After hitting a 16-year high in March, consumer confidence took a slight dip this month, says the latest survey by The Conference Board.
Still, despite the decline, the index indicates that consumer confidence remains markedly higher post election.
“Consumer confidence declined in April after increasing sharply over the past two months, but still remains at strong levels,” said Lynn Franco, director of economic indicators at The Conference Board.
Specifically, the consumer confidence index now stands at 120.3, compared with the 16-year high of 124.9 it hit in March.
Consumers assessed current business conditions and, to a lesser extent, the labor market less favorably than in March, Franco noted.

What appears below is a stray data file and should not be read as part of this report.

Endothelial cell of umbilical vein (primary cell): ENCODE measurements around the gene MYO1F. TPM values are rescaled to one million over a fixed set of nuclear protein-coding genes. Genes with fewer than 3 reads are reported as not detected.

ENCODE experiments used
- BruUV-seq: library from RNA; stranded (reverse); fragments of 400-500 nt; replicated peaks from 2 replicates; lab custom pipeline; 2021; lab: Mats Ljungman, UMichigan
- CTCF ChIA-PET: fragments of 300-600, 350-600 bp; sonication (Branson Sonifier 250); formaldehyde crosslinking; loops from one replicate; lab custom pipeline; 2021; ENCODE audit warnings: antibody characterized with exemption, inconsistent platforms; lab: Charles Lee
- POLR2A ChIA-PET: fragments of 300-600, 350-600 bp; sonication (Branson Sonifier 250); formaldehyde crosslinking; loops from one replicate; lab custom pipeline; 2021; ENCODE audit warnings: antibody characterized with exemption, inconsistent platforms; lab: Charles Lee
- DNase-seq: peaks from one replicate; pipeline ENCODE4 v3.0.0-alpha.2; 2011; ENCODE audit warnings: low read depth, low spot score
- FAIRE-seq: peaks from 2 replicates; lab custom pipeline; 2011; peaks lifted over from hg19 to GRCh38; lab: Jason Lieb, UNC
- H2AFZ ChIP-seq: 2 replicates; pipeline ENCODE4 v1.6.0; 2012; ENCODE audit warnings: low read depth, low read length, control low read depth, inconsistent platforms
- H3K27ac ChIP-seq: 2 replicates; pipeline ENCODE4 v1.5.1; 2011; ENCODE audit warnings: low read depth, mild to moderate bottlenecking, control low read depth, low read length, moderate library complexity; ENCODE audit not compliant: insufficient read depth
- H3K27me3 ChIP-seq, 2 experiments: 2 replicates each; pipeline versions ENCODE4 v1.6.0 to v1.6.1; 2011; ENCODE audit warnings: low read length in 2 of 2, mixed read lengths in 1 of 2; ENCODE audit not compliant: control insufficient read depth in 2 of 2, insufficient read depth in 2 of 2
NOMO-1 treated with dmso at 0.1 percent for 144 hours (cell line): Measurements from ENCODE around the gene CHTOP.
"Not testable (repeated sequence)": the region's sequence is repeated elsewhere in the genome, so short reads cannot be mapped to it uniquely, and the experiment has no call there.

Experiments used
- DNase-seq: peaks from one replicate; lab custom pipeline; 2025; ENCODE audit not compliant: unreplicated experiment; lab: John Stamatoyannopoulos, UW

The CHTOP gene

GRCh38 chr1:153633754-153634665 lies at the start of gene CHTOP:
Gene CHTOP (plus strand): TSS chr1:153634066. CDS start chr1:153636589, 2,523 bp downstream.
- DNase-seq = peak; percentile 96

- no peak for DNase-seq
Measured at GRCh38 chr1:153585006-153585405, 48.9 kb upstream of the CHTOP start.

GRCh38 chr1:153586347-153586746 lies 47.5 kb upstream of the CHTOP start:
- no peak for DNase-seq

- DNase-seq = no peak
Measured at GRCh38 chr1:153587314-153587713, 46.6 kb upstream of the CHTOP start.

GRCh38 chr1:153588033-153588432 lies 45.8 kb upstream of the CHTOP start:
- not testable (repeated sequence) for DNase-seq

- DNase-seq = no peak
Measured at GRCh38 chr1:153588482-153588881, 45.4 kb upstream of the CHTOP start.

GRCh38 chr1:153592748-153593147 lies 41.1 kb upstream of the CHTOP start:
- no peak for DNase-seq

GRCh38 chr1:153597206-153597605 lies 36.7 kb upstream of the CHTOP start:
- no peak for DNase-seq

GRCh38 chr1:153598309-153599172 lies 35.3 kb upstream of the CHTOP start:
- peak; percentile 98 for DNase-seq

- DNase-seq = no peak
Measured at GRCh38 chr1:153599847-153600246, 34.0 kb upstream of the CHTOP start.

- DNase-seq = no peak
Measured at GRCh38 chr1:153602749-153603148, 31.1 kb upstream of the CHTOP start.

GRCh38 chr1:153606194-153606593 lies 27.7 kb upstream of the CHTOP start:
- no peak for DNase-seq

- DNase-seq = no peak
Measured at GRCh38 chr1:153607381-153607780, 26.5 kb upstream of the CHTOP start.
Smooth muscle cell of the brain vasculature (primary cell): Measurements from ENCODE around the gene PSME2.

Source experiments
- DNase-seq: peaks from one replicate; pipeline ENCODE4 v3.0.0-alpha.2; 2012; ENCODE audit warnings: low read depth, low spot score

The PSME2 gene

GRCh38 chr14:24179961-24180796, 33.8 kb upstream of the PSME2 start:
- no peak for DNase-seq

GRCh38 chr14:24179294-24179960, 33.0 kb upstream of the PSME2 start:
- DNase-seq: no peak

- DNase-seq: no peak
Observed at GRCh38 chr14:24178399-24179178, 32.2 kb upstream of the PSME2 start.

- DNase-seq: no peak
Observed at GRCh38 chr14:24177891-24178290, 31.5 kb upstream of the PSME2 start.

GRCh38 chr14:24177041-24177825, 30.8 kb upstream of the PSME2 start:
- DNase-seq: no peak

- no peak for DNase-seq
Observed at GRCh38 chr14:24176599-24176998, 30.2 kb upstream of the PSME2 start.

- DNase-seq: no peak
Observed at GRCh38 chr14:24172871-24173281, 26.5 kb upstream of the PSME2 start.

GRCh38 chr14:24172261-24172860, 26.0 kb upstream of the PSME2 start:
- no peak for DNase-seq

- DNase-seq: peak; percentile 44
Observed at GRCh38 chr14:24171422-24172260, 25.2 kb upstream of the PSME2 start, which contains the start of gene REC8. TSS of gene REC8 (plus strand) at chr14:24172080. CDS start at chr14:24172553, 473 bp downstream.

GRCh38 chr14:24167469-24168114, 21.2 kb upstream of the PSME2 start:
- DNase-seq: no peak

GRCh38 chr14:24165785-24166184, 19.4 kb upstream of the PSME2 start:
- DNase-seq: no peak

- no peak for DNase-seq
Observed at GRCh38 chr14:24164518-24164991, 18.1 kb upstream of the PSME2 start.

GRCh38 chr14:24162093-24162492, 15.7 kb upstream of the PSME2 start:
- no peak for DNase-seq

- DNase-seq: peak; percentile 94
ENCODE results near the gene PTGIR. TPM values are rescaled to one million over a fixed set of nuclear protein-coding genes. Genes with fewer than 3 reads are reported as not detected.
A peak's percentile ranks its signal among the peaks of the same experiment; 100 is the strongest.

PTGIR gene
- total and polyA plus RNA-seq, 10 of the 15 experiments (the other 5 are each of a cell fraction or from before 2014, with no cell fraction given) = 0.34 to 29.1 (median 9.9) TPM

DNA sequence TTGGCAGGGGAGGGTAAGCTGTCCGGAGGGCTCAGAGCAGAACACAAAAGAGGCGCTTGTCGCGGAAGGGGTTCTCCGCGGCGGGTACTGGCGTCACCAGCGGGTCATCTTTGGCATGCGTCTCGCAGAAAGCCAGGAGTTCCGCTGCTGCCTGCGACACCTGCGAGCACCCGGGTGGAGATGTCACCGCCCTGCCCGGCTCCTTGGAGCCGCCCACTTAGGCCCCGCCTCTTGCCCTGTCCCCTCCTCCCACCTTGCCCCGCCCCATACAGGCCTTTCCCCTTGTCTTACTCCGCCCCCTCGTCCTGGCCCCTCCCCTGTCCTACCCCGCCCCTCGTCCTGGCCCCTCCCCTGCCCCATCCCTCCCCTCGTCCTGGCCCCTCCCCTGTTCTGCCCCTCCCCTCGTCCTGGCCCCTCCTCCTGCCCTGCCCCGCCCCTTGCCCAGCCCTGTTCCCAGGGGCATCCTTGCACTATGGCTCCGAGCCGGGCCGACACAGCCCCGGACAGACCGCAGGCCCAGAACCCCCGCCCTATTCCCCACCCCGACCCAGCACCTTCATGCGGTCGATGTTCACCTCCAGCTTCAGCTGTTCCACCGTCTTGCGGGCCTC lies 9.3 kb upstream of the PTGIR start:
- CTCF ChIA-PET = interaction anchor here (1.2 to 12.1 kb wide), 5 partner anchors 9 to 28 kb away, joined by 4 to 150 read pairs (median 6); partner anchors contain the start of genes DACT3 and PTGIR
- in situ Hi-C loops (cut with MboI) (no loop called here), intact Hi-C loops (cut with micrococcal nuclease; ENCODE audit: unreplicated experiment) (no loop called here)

“Looking ahead, consumers were somewhat less optimistic about the short-term outlook for business conditions, employment and income prospects,” she added. “Despite April’s decline, consumers remain confident that the economy will continue to expand in the months ahead.”
Consumer confidence had also hit an historic milestone in February — climbing to a 15-year high of 114.8. At the time experts suggested that an end to a stormy election season, impending tax cuts and other changes by the new administration had left Wall Street types as well as other consumers in an optimistic mood.
“Consumers rated current business and labor market conditions more favorably this month than in January,” Franco said at the time. “Expectations improved regarding the short-term outlook for business, and to a lesser degree jobs and income prospects.”